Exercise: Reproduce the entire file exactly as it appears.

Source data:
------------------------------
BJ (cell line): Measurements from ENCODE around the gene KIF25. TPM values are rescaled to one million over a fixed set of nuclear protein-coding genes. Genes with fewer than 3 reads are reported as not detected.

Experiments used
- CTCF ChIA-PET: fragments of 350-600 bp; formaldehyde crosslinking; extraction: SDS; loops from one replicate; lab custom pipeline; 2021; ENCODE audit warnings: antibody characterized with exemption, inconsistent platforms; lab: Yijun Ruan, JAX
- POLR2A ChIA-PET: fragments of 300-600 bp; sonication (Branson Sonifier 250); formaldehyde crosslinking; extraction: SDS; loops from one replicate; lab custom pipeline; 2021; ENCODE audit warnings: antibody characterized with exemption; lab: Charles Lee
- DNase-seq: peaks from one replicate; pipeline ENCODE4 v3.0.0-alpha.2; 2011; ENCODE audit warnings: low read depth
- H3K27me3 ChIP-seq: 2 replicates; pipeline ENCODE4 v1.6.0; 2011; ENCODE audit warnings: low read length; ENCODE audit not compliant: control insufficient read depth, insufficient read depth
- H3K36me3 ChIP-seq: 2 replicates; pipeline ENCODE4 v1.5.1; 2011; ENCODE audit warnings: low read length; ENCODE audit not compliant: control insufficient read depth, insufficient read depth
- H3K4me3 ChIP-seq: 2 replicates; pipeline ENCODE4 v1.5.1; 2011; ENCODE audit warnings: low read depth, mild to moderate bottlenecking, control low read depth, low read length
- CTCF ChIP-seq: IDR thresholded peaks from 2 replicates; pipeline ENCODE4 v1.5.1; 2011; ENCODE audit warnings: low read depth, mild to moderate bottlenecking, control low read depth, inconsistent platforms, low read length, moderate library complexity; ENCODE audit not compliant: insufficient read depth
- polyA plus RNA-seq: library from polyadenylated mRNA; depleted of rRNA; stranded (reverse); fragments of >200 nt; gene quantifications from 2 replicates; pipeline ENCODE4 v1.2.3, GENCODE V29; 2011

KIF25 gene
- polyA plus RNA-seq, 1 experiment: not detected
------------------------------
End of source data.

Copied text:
BJ (cell line): Measurements from ENCODE around the gene KIF25. TPM values are rescaled to one million over a fixed set of nuclear protein-coding genes. Genes with fewer than 3 reads are reported as not detected.

Experiments used
- CTCF ChIA-PET: fragments of 350-600 bp; formaldehyde crosslinking; extraction: SDS; loops from one replicate; lab custom pipeline; 2021; ENCODE audit warnings: antibody characterized with exemption, inconsistent platforms; lab: Yijun Ruan, JAX
- POLR2A ChIA-PET: fragments of 300-600 bp; sonication (Branson Sonifier 250); formaldehyde crosslinking; extraction: SDS; loops from one replicate; lab custom pipeline; 2021; ENCODE audit warnings: antibody characterized with exemption; lab: Charles Lee
- DNase-seq: peaks from one replicate; pipeline ENCODE4 v3.0.0-alpha.2; 2011; ENCODE audit warnings: low read depth
- H3K27me3 ChIP-seq: 2 replicates; pipeline ENCODE4 v1.6.0; 2011; ENCODE audit warnings: low read length; ENCODE audit not compliant: control insufficient read depth, insufficient read depth
- H3K36me3 ChIP-seq: 2 replicates; pipeline ENCODE4 v1.5.1; 2011; ENCODE audit warnings: low read length; ENCODE audit not compliant: control insufficient read depth, insufficient read depth
- H3K4me3 ChIP-seq: 2 replicates; pipeline ENCODE4 v1.5.1; 2011; ENCODE audit warnings: low read depth, mild to moderate bottlenecking, control low read depth, low read length
- CTCF ChIP-seq: IDR thresholded peaks from 2 replicates; pipeline ENCODE4 v1.5.1; 2011; ENCODE audit warnings: low read depth, mild to moderate bottlenecking, control low read depth, inconsistent platforms, low read length, moderate library complexity; ENCODE audit not compliant: insufficient read depth
- polyA plus RNA-seq: library from polyadenylated mRNA; depleted of rRNA; stranded (reverse); fragments of >200 nt; gene quantifications from 2 replicates; pipeline ENCODE4 v1.2.3, GENCODE V29; 2011

KIF25 gene
- polyA plus RNA-seq, 1 experiment: not detected